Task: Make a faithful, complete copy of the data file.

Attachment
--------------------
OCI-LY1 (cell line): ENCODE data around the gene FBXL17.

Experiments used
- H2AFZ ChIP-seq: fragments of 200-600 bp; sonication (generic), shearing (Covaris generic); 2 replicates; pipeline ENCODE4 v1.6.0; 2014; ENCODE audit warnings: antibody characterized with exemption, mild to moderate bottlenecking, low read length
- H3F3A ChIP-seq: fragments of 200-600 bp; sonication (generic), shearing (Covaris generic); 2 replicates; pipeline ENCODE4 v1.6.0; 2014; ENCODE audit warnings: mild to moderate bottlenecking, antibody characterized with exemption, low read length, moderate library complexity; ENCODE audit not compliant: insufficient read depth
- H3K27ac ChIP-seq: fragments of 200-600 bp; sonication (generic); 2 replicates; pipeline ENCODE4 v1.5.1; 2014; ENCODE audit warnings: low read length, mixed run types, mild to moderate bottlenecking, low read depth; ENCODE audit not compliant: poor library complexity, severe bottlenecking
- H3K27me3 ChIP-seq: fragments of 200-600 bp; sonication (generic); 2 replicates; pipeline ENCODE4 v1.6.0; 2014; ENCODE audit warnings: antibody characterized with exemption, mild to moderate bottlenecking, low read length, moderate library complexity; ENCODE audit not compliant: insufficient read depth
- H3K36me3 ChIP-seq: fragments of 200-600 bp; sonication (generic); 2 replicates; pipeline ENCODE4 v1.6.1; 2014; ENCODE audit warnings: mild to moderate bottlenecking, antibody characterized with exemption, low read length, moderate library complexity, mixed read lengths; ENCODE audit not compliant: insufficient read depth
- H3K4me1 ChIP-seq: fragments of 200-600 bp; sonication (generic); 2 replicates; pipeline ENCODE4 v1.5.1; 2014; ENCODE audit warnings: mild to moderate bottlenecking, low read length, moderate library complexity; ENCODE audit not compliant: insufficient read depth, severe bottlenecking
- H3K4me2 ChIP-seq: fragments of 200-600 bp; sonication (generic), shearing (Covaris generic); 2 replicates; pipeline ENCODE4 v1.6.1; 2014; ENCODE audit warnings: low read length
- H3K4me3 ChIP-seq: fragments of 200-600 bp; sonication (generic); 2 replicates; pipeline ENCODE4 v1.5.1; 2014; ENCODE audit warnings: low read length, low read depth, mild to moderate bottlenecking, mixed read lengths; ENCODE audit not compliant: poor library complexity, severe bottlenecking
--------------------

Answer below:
OCI-LY1 (cell line): ENCODE data around the gene FBXL17.

Experiments used
- H2AFZ ChIP-seq: fragments of 200-600 bp; sonication (generic), shearing (Covaris generic); 2 replicates; pipeline ENCODE4 v1.6.0; 2014; ENCODE audit warnings: antibody characterized with exemption, mild to moderate bottlenecking, low read length
- H3F3A ChIP-seq: fragments of 200-600 bp; sonication (generic), shearing (Covaris generic); 2 replicates; pipeline ENCODE4 v1.6.0; 2014; ENCODE audit warnings: mild to moderate bottlenecking, antibody characterized with exemption, low read length, moderate library complexity; ENCODE audit not compliant: insufficient read depth
- H3K27ac ChIP-seq: fragments of 200-600 bp; sonication (generic); 2 replicates; pipeline ENCODE4 v1.5.1; 2014; ENCODE audit warnings: low read length, mixed run types, mild to moderate bottlenecking, low read depth; ENCODE audit not compliant: poor library complexity, severe bottlenecking
- H3K27me3 ChIP-seq: fragments of 200-600 bp; sonication (generic); 2 replicates; pipeline ENCODE4 v1.6.0; 2014; ENCODE audit warnings: antibody characterized with exemption, mild to moderate bottlenecking, low read length, moderate library complexity; ENCODE audit not compliant: insufficient read depth
- H3K36me3 ChIP-seq: fragments of 200-600 bp; sonication (generic); 2 replicates; pipeline ENCODE4 v1.6.1; 2014; ENCODE audit warnings: mild to moderate bottlenecking, antibody characterized with exemption, low read length, moderate library complexity, mixed read lengths; ENCODE audit not compliant: insufficient read depth
- H3K4me1 ChIP-seq: fragments of 200-600 bp; sonication (generic); 2 replicates; pipeline ENCODE4 v1.5.1; 2014; ENCODE audit warnings: mild to moderate bottlenecking, low read length, moderate library complexity; ENCODE audit not compliant: insufficient read depth, severe bottlenecking
- H3K4me2 ChIP-seq: fragments of 200-600 bp; sonication (generic), shearing (Covaris generic); 2 replicates; pipeline ENCODE4 v1.6.1; 2014; ENCODE audit warnings: low read length
- H3K4me3 ChIP-seq: fragments of 200-600 bp; sonication (generic); 2 replicates; pipeline ENCODE4 v1.5.1; 2014; ENCODE audit warnings: low read length, low read depth, mild to moderate bottlenecking, mixed read lengths; ENCODE audit not compliant: poor library complexity, severe bottlenecking